Altcoins, Cryptocurrency

Gold Is ‘Lame’ – Ethereum Co-Founder

We live in a world where blockchains and cryptocurrencies are confident to play an important part. However, for purposes much more complicated than many people think and it has “as much to do with cultural forces as anything financial,” according to Ethereum (ETH) co-founder Vitalik Buterin, who also describes gold as “lame.”


In his recent article, Buterin claimed that the similarly complex forces would lead to blockchains and cryptocurrencies being useful.

While some would say an application can be made more efficiently with a centralized service, Buterin argued that social coordination problems are genuine in practice, as is “unwillingness to sign onto a system that has even a perception of non-neutrality or ongoing dependence on a third party.

Therefore, those “centralized and even consortium-based approaches claiming to replace blockchains don’t get anywhere, while “dumb and inefficient” public-blockchain-based solutions just keep quietly moving forward and gaining actual adoption.”

Buterin also quickly addressed gold by stating that, 

“One of the more underrated bull cases for cryptocurrency that I have always believed is simply the fact that gold is lame, the younger generations realize that it’s lame and that [USD] 9 trillion has to go somewhere.”

In the past 12 months, gold is down against BTC by around 66%.

Shifting to some specific points he cited above, Buterin addressed that people are driven by their earnings and other factors, such as social status, honor, altruism, etc. Therefore, if a job is considered “immoral,” the employees would have to be paid more, or in many cases, people would work for free if they think a project is good, and not do it at all if they think it’s terrible.

Buterin claimed that,

“This is also likely why blockchain projects that raise a lot of money but are unscrupulous, or even just corporate-controlled profit-oriented “VC chains”, tend to fail: even a billion dollars of capital cannot compete with a project having a soul.”

But he cautioned that it’s possible to be “overly idealistic about this fact” in several ways:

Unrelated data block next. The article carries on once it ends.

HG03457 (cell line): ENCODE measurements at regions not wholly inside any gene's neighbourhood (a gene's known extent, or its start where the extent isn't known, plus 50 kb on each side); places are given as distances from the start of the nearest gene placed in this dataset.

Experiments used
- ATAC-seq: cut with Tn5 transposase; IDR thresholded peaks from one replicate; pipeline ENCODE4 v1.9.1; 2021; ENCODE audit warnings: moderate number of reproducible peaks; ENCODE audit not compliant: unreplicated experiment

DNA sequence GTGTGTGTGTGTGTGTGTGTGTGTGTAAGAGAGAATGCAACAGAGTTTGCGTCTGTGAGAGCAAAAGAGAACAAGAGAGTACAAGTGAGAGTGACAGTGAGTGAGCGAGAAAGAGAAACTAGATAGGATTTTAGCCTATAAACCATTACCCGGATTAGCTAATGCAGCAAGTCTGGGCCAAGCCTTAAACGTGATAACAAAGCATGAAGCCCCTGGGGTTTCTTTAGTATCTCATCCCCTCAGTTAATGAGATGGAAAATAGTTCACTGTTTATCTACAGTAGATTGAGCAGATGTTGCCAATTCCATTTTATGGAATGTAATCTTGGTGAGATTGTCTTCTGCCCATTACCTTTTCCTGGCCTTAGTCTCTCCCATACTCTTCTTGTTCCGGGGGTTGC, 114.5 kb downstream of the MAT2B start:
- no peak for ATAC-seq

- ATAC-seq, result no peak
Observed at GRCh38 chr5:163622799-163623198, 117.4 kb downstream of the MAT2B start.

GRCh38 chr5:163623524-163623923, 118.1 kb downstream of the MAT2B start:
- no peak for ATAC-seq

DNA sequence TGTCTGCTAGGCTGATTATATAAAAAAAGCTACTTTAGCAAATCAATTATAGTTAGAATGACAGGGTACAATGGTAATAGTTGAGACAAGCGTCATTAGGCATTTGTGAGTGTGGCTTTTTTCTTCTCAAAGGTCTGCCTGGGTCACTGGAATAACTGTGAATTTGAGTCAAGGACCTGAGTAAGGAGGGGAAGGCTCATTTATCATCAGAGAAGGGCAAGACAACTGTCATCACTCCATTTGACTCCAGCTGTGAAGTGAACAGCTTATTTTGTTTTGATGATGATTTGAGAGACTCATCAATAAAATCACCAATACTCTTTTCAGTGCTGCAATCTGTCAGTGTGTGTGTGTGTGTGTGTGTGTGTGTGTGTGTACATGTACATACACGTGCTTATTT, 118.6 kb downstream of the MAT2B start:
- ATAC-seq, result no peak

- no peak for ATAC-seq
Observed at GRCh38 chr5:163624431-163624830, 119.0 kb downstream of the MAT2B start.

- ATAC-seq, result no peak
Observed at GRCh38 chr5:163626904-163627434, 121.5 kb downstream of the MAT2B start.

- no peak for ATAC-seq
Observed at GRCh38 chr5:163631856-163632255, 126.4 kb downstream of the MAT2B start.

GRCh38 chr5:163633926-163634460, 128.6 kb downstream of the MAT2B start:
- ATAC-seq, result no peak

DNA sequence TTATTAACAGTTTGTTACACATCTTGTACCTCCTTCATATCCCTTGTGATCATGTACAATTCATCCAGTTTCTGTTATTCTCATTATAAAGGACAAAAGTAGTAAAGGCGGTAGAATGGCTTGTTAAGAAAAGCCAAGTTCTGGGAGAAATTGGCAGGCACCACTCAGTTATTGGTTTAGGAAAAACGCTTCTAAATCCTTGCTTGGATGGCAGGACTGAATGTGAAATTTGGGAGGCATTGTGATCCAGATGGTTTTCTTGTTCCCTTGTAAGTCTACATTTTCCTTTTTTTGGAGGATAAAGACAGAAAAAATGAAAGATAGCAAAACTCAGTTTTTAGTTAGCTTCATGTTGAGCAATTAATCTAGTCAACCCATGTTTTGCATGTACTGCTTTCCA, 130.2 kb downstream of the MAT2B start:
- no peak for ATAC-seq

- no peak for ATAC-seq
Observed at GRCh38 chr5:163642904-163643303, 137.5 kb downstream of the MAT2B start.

1. The decentralized, non-market, non-governmental subsidy toward socially acceptable projects is massive, likely amounting to tens of trillions of dollars a year globally, but “its effect is not infinite,” wrote Buterin. Developers would likely choose to make a USD 30m ICO “by sticking a needless token into their project than USD 30,000 per year by being “ideologically pure.”
  2. “Idealistic motivations are uneven in what they motivate.” While political activism doesn’t require payment, more extended and more demanding tasks are “not so easily intrinsically motivated.” Therefore, relying too much on intrinsic motivation results in projects where some jobs are overdone, and other tasks are done poorly/wholly ignored.
  3. Perceptions of what people find intrinsically attractive to work on may change and may be manipulated.

This is where culture and narrative come into play, as these are the deciding factors when “a project having a high moral standing is equivalent to that project having twice as much money” – culture and narrative “command the equivalent of tens of trillions of dollars of value,” wrote Buterin. Having such an influence on finance, the two will be systematically utilized by different actors in what may become a “cultural war.”

While economics and politics were more typically split apart in the 20th century and the 21st century, the lines between “private” and “public” are rapidly blurring again. “Governments are behaving more like market actors, and corporations are behaving more like governments.” And this is a merge we see happening in the crypto space as well “as the researchers’ eye of attention is increasingly switching focus to the challenge of governance, Buterin concluded.

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